What he came to call the “Limbo” numbers of Cabaret were what the show was really about, and had its creators (which included Kander and Ebb, the book writer Joe Masteroff, and the choreographer Ron Field) played to those strengths and remained wholly true to their intentions — and to Isherwood’s homosexuality — the show would have likely run a tiny fraction of its eventual 1,165 performances but would have been a greater blow for the freedom of creative expression in the marketplace. Still, for Prince it was an impressive hurling down of a personal gauntlet. Its success gave him, and a lot of other people, permission to try.

Cabaret - Wilkommen (Joel Grey)

Cabaret: Joe Grey leads the performers of the Kit Kat Klub in “Wilkommen.” Note the titled mirror, which reflected the audience back at itself, forcing it to become a part of what it was witnessing. Jill Haworth, the show’s Sally Bowles, is at right.

His, and Kander and Ebb’s, follow-up, the almost unrelievedly dark Zorbá (1968) and told through even stronger theatrical means, ran less than a third as long as Cabaret, which tells you something. But it was with his next two musicals that Prince made his boldest statement yet. First, developing with the actor/playwright George Furth a fragmentary narrative frame for a seemingly unconnected series of marital and romantic encounters — the first of the so-called “concept” musicals — Prince and Sondheim (and Michael Bennett, who choreographed) concocted a book musical almost more like a revue: Bold, witty (although perhaps a bit more arch than was good for it), wildly theatrical, sophisticated in content, style and form, Company (1970) was unlike any musical comedy before it. And if it caused arguments (there were those who loathed it) they were as nothing to what Follies inspired.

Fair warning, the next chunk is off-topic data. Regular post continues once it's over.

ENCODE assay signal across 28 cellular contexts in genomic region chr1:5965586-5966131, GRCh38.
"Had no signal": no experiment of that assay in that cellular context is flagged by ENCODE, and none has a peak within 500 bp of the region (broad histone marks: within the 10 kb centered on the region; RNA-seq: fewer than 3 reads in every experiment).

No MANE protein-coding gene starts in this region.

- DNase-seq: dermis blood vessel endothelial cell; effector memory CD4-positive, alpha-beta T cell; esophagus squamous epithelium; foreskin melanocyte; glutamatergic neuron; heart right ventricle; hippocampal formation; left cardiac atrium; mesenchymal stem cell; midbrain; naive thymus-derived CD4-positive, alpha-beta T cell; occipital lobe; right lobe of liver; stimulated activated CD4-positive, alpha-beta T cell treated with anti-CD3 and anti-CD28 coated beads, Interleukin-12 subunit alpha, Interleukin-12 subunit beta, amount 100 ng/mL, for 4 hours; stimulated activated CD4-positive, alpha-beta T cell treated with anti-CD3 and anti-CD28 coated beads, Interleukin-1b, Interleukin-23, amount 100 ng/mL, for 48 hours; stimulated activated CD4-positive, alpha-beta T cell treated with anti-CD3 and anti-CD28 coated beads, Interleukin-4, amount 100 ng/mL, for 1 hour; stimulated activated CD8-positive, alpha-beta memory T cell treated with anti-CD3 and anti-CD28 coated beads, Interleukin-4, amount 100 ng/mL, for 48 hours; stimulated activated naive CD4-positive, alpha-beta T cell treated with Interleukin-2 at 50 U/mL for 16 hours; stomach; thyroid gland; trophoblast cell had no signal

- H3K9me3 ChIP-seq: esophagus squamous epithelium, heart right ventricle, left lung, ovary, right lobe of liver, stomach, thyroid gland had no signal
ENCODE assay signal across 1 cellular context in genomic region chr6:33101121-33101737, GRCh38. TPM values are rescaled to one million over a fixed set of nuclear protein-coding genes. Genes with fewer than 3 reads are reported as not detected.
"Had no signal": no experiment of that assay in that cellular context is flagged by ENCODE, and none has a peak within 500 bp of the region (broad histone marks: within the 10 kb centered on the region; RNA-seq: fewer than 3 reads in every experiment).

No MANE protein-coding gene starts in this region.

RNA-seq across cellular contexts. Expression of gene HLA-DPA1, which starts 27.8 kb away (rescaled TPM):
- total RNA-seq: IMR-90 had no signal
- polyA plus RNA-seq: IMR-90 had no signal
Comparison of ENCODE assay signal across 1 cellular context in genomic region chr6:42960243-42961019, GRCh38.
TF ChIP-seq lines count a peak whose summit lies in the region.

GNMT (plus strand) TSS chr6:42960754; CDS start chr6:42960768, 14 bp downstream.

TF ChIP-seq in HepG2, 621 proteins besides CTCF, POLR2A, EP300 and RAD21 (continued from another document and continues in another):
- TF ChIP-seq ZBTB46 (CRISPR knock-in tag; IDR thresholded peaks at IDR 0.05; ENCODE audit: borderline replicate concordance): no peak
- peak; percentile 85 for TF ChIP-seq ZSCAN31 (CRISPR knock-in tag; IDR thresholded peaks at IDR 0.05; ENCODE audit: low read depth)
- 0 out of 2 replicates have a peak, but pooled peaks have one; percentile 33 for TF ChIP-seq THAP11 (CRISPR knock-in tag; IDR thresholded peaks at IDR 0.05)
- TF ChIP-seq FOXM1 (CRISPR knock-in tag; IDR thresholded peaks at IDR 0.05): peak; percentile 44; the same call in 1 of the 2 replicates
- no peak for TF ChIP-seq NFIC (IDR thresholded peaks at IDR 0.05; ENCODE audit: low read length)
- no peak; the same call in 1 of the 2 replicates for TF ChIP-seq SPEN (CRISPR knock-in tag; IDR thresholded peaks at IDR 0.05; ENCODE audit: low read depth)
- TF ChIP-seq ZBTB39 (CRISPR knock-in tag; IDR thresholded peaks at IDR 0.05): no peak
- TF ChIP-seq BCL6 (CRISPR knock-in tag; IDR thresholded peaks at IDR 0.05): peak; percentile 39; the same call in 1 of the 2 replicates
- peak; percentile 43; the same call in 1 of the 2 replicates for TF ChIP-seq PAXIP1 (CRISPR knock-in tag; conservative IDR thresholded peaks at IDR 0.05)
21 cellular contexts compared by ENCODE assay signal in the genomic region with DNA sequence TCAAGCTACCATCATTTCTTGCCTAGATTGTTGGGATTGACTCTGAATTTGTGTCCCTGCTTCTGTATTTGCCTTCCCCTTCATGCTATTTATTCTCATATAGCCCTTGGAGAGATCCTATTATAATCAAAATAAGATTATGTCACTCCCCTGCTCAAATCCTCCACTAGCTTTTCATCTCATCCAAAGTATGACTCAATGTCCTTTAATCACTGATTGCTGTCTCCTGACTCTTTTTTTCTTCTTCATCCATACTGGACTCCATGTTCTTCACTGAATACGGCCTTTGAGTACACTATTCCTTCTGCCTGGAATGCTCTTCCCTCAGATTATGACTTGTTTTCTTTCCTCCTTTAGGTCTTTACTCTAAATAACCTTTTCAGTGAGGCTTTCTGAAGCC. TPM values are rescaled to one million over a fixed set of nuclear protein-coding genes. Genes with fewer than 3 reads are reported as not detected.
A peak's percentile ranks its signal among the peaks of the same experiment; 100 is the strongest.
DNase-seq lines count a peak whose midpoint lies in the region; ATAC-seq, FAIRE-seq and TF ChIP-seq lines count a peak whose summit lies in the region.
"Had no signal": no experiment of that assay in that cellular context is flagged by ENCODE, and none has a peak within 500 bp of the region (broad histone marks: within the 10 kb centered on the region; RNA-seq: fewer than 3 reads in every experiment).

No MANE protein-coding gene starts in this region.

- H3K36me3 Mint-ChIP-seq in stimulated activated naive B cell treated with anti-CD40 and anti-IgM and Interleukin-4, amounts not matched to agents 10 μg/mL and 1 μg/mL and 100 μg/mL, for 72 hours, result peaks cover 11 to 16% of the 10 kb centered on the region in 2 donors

Company - Being Alive

Company: Dean Jones as Bobby. Note the body language of those “good and crazy people,” his friends. What they are urging him toward — marriage — in this configuration looks so unsettling it’s no wonder he’s ambivalent.

Follies drew blood, and meant to. Originally intended, under the title The Girls Upstairs, by Sondheim and James Goldman as a sort of musical murder-mystery (or, as Goldman called it, a “Who’ll-Do-It?”) set against a reunion of old showgirls, the musical evolved under Prince’s tutelage into a ghost story, a metaphor for the nervous America of the Nixon era, an extravagant reverie on loss, disillusion and regret set to music — specifically, the music of America before and between the wars, in the “Follies” numbers, and, in the “book” scenes, the singular and piercingly modern voice of Sondheim. No musical before it had hit back so forcefully against what the creators thought was the lie of pop culture, and of the Popular Songbook itself: The phony optimism, sexless love and happily-ever-after dreams that sustained generations of Americans, and American songwriters, who woke up one day and realized it was all shit.